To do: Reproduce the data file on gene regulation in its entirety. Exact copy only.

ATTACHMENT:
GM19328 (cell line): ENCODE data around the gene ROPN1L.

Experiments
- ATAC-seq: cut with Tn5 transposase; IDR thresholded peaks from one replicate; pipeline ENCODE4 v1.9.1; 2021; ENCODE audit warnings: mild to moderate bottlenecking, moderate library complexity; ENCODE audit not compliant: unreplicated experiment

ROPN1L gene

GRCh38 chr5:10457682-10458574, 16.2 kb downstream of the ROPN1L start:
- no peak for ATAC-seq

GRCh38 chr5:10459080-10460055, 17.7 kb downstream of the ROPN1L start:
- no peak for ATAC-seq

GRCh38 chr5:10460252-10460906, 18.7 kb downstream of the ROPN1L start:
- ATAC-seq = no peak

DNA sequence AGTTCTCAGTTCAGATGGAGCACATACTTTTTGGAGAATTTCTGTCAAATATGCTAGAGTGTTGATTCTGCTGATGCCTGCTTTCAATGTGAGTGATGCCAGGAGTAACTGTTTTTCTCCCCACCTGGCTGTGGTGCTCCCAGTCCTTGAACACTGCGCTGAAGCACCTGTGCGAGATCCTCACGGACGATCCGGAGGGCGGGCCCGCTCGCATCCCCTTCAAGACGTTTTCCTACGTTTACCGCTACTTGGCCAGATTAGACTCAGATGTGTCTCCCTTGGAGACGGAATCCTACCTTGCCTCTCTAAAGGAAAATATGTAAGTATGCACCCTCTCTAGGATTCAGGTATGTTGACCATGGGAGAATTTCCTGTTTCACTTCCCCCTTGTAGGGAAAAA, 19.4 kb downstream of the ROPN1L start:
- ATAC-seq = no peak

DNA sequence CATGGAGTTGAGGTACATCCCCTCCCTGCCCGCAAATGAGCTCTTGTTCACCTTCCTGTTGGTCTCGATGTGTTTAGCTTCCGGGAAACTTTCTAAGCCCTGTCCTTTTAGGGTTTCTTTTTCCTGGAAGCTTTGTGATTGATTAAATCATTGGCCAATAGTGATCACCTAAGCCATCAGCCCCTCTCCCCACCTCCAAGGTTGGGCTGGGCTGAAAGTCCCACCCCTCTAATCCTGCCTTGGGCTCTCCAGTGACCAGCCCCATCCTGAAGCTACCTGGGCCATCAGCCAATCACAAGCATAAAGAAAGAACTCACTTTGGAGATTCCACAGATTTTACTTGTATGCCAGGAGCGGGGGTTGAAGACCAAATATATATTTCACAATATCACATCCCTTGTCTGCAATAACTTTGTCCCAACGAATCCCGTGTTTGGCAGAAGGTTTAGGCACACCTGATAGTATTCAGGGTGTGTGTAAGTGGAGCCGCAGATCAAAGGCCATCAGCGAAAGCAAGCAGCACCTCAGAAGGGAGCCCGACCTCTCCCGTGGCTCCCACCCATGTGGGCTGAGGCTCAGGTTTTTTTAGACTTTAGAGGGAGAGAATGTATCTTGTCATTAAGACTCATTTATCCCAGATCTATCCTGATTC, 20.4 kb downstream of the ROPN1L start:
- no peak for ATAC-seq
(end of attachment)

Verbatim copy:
GM19328 (cell line): ENCODE data around the gene ROPN1L.

Experiments
- ATAC-seq: cut with Tn5 transposase; IDR thresholded peaks from one replicate; pipeline ENCODE4 v1.9.1; 2021; ENCODE audit warnings: mild to moderate bottlenecking, moderate library complexity; ENCODE audit not compliant: unreplicated experiment

ROPN1L gene

GRCh38 chr5:10457682-10458574, 16.2 kb downstream of the ROPN1L start:
- no peak for ATAC-seq

GRCh38 chr5:10459080-10460055, 17.7 kb downstream of the ROPN1L start:
- no peak for ATAC-seq

GRCh38 chr5:10460252-10460906, 18.7 kb downstream of the ROPN1L start:
- ATAC-seq = no peak

DNA sequence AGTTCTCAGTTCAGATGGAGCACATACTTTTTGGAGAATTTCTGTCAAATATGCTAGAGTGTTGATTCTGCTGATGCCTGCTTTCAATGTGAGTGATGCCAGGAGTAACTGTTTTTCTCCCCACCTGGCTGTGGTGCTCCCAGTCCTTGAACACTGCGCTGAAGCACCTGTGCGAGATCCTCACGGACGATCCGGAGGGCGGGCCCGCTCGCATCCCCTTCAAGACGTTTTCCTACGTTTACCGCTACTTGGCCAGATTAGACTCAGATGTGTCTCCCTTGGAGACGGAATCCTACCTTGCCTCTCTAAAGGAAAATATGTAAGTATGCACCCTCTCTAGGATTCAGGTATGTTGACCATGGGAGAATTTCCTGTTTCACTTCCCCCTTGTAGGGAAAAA, 19.4 kb downstream of the ROPN1L start:
- ATAC-seq = no peak

DNA sequence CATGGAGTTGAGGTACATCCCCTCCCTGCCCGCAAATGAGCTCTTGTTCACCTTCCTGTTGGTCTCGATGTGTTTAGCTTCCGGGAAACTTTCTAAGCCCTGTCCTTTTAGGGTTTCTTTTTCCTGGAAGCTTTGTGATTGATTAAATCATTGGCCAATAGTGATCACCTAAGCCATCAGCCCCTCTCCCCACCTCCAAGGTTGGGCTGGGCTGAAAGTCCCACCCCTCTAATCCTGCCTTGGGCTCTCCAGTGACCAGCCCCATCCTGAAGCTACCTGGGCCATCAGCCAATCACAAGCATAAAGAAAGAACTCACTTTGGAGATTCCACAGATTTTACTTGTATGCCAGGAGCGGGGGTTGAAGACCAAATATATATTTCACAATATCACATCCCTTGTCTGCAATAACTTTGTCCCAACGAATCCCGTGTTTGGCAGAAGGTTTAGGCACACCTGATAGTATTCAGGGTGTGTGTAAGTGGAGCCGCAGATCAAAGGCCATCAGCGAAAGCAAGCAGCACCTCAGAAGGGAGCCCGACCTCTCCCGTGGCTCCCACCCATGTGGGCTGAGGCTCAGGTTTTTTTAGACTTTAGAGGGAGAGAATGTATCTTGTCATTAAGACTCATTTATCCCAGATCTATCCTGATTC, 20.4 kb downstream of the ROPN1L start:
- no peak for ATAC-seq